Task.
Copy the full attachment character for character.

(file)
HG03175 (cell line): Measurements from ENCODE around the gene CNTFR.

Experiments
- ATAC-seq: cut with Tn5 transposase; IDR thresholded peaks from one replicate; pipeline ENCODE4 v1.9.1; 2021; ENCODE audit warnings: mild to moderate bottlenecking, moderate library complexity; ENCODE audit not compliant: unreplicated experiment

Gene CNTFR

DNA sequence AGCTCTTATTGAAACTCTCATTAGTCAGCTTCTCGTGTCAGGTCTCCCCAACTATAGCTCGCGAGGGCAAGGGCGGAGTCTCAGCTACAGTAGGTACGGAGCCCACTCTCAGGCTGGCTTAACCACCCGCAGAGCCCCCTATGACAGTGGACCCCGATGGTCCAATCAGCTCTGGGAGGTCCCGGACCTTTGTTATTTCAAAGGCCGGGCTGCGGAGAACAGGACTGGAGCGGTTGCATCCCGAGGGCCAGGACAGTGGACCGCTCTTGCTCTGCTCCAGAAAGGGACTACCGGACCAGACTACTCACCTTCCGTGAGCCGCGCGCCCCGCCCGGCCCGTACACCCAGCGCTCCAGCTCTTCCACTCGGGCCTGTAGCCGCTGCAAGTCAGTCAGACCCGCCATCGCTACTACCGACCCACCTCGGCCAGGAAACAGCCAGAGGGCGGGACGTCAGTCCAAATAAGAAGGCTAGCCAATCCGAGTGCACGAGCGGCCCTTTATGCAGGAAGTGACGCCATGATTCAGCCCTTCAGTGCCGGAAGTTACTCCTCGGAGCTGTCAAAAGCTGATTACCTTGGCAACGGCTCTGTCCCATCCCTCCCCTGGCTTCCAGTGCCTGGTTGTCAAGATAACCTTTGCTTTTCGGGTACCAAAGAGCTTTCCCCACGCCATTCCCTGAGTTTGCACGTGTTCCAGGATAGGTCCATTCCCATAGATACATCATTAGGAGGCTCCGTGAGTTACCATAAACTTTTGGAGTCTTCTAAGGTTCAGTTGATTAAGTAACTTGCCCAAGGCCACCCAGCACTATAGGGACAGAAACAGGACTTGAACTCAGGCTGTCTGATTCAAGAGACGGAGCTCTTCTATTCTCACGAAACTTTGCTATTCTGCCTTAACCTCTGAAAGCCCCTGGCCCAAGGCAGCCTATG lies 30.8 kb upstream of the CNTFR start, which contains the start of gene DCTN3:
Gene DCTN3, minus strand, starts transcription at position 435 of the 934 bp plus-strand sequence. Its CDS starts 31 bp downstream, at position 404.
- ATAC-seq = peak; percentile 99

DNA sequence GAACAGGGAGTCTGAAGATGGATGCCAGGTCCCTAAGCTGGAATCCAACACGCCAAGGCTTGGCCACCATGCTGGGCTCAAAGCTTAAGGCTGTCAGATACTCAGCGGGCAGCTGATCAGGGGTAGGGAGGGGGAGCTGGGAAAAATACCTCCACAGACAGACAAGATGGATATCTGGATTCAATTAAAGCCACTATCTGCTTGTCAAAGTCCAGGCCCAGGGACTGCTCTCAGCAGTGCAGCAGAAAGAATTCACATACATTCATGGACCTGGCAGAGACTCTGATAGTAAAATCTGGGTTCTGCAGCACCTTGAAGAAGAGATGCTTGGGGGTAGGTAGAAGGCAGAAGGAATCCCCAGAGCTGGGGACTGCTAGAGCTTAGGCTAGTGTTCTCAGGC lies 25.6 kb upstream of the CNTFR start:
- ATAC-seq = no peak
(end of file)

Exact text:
HG03175 (cell line): Measurements from ENCODE around the gene CNTFR.

Experiments
- ATAC-seq: cut with Tn5 transposase; IDR thresholded peaks from one replicate; pipeline ENCODE4 v1.9.1; 2021; ENCODE audit warnings: mild to moderate bottlenecking, moderate library complexity; ENCODE audit not compliant: unreplicated experiment

Gene CNTFR

DNA sequence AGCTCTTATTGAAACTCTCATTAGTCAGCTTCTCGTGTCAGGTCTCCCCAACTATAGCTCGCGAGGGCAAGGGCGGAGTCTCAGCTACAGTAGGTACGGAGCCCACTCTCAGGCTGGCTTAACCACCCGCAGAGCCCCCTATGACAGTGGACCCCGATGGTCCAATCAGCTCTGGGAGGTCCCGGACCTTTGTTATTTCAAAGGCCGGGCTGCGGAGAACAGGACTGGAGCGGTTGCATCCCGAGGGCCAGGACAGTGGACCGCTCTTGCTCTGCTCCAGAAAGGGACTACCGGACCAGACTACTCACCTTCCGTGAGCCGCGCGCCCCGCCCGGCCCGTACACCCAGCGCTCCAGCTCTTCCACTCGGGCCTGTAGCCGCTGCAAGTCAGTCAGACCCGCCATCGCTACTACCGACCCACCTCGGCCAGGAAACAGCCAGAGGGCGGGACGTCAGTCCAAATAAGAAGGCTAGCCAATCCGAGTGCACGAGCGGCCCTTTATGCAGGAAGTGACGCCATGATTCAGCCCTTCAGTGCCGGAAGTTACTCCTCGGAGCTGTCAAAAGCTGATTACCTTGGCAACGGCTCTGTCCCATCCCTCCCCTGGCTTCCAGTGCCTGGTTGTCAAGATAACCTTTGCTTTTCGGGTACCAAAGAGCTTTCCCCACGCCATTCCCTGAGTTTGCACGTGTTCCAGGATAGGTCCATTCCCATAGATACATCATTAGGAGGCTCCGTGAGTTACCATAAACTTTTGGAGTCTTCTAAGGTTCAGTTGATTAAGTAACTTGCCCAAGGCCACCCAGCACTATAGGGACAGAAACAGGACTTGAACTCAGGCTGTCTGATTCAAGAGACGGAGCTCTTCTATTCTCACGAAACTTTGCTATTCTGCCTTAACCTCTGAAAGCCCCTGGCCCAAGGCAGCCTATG lies 30.8 kb upstream of the CNTFR start, which contains the start of gene DCTN3:
Gene DCTN3, minus strand, starts transcription at position 435 of the 934 bp plus-strand sequence. Its CDS starts 31 bp downstream, at position 404.
- ATAC-seq = peak; percentile 99

DNA sequence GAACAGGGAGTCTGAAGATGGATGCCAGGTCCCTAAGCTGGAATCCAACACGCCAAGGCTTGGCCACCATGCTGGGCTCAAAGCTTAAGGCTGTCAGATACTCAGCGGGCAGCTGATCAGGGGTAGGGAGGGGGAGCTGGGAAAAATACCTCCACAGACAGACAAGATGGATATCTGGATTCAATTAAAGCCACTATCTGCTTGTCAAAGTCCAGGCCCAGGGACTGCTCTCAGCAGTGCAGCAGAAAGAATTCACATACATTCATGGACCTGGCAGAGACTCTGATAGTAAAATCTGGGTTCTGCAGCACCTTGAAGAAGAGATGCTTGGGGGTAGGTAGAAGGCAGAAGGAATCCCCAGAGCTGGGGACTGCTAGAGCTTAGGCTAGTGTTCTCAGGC lies 25.6 kb upstream of the CNTFR start:
- ATAC-seq = no peak